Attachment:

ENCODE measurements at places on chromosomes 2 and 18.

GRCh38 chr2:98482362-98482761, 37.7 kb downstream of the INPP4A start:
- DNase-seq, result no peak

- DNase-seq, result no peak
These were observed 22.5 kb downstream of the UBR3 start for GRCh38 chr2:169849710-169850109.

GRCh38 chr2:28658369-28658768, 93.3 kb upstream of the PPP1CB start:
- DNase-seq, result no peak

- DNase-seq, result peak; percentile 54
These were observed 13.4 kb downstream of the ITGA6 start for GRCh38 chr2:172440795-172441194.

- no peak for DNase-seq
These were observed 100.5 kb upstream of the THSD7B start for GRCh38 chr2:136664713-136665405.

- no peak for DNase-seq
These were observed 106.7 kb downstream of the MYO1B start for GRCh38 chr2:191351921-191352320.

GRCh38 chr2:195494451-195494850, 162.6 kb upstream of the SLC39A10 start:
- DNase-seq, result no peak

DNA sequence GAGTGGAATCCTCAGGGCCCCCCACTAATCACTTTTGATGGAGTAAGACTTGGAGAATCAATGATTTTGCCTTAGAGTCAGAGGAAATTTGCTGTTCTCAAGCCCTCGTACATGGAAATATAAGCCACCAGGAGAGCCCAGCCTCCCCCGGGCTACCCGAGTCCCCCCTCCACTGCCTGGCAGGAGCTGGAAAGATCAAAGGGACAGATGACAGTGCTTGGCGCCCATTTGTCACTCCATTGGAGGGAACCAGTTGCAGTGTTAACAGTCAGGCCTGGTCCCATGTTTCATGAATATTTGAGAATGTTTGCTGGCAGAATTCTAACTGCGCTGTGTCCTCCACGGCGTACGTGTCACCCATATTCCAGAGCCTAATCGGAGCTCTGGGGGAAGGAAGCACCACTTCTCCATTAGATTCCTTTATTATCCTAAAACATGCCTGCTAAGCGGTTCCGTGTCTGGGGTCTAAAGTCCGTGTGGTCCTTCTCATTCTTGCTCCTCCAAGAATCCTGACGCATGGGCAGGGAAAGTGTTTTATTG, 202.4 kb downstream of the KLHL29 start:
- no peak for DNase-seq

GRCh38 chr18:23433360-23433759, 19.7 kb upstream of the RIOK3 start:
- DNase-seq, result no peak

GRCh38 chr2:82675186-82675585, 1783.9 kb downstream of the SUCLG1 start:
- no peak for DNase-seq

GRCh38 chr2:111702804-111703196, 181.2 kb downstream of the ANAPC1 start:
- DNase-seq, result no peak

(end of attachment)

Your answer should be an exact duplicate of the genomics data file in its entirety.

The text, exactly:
ENCODE measurements at places on chromosomes 2 and 18.

GRCh38 chr2:98482362-98482761, 37.7 kb downstream of the INPP4A start:
- DNase-seq, result no peak

- DNase-seq, result no peak
These were observed 22.5 kb downstream of the UBR3 start for GRCh38 chr2:169849710-169850109.

GRCh38 chr2:28658369-28658768, 93.3 kb upstream of the PPP1CB start:
- DNase-seq, result no peak

- DNase-seq, result peak; percentile 54
These were observed 13.4 kb downstream of the ITGA6 start for GRCh38 chr2:172440795-172441194.

- no peak for DNase-seq
These were observed 100.5 kb upstream of the THSD7B start for GRCh38 chr2:136664713-136665405.

- no peak for DNase-seq
These were observed 106.7 kb downstream of the MYO1B start for GRCh38 chr2:191351921-191352320.

GRCh38 chr2:195494451-195494850, 162.6 kb upstream of the SLC39A10 start:
- DNase-seq, result no peak

DNA sequence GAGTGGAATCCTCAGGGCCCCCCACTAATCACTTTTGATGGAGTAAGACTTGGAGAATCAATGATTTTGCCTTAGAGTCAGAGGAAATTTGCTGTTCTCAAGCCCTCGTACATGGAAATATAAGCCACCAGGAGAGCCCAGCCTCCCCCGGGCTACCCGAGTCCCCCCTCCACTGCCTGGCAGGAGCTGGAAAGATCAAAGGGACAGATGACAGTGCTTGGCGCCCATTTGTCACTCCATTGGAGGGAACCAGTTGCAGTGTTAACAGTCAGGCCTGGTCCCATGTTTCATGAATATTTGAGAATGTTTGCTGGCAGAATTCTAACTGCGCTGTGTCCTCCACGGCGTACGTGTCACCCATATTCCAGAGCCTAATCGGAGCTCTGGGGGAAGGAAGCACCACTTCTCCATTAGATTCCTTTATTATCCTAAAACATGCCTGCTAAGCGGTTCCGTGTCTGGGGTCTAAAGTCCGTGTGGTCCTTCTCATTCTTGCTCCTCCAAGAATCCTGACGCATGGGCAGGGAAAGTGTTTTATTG, 202.4 kb downstream of the KLHL29 start:
- no peak for DNase-seq

GRCh38 chr18:23433360-23433759, 19.7 kb upstream of the RIOK3 start:
- DNase-seq, result no peak

GRCh38 chr2:82675186-82675585, 1783.9 kb downstream of the SUCLG1 start:
- no peak for DNase-seq

GRCh38 chr2:111702804-111703196, 181.2 kb downstream of the ANAPC1 start:
- DNase-seq, result no peak